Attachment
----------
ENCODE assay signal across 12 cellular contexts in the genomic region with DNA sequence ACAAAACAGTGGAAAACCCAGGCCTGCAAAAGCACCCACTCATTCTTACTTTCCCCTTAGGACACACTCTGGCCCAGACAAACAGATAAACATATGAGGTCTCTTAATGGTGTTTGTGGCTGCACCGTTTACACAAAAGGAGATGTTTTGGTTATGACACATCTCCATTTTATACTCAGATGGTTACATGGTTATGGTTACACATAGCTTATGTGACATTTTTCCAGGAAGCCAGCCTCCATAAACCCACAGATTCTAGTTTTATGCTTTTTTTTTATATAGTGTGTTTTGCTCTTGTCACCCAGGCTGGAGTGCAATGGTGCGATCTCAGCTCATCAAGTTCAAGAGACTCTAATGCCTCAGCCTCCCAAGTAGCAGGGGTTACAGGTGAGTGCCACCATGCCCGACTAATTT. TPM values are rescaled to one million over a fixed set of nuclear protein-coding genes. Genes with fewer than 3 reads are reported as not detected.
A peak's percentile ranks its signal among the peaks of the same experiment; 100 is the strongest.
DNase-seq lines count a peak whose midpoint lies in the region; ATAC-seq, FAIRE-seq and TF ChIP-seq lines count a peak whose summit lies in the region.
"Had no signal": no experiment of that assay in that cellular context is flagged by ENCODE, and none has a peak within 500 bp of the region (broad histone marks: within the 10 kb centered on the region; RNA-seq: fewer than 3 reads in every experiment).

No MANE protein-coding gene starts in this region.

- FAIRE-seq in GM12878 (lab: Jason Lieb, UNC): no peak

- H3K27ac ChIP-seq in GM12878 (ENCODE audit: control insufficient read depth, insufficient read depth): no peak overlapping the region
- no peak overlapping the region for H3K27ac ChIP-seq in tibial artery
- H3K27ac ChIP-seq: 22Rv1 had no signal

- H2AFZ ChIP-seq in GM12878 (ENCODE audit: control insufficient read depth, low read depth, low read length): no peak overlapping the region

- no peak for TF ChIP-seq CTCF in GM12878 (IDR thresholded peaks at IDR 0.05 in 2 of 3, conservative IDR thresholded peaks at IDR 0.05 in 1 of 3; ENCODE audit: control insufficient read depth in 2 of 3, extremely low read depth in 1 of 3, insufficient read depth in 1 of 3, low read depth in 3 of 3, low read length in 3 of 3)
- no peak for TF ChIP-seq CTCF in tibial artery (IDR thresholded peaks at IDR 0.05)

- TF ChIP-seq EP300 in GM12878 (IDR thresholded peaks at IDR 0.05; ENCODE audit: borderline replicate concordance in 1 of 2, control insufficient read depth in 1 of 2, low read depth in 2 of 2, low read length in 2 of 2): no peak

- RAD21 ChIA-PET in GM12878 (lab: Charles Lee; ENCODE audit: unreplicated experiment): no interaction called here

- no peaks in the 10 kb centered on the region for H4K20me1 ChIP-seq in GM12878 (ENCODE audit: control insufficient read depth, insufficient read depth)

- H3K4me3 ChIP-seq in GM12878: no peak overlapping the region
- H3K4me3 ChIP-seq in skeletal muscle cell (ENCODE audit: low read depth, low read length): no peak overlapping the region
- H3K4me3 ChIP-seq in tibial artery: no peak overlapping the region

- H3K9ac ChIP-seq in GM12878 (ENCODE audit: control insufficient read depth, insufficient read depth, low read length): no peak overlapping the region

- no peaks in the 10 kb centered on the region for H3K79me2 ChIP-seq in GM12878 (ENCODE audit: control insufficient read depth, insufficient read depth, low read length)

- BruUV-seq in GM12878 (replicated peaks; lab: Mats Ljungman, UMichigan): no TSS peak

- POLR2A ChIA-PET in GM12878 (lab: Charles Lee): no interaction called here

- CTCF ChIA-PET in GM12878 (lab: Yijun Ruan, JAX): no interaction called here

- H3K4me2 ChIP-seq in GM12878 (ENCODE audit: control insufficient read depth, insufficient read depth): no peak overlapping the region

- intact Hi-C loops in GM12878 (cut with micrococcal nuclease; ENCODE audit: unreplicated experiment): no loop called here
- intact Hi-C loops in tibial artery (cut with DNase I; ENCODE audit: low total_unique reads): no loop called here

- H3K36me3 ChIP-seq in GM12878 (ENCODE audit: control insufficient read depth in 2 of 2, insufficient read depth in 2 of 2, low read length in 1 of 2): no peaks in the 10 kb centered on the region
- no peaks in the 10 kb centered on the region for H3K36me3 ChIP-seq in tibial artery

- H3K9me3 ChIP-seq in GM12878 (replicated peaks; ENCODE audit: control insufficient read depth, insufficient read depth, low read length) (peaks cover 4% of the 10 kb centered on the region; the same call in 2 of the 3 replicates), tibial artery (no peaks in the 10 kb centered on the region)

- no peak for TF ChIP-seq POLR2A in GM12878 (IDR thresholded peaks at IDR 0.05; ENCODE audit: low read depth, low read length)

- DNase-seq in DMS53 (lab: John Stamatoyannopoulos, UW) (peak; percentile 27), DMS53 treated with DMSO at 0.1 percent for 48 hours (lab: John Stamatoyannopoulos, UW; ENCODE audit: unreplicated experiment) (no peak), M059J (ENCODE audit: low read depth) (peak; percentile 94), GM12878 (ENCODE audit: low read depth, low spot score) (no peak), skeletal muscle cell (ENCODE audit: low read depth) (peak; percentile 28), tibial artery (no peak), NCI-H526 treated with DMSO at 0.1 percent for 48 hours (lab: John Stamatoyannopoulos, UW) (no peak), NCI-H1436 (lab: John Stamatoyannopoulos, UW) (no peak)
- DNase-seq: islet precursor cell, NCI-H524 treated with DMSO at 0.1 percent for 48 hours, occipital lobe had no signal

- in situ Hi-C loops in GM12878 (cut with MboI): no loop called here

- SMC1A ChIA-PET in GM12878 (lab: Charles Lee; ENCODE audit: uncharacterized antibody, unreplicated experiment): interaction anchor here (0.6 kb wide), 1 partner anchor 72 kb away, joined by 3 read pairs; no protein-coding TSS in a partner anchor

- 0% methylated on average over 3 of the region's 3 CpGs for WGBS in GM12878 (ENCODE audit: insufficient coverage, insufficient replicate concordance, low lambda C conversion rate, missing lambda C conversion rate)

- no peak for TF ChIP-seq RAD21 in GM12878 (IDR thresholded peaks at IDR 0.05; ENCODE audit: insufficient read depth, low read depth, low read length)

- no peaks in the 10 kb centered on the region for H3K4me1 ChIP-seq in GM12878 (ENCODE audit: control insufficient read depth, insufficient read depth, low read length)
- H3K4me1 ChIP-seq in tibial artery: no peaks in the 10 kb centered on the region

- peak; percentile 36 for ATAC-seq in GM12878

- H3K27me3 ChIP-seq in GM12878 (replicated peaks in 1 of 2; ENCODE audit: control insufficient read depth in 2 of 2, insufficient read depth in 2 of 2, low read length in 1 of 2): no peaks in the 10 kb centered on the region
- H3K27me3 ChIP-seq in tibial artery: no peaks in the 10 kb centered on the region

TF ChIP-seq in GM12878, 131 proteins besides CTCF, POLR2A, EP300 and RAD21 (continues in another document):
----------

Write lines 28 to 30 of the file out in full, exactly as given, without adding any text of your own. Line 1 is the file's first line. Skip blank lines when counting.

- no peaks in the 10 kb centered on the region for H3K36me3 ChIP-seq in tibial artery

- H3K9me3 ChIP-seq in GM12878 (replicated peaks; ENCODE audit: control insufficient read depth, insufficient read depth, low read length) (peaks cover 4% of the 10 kb centered on the region; the same call in 2 of the 3 replicates), tibial artery (no peaks in the 10 kb centered on the region)

- no peak for TF ChIP-seq POLR2A in GM12878 (IDR thresholded peaks at IDR 0.05; ENCODE audit: low read depth, low read length)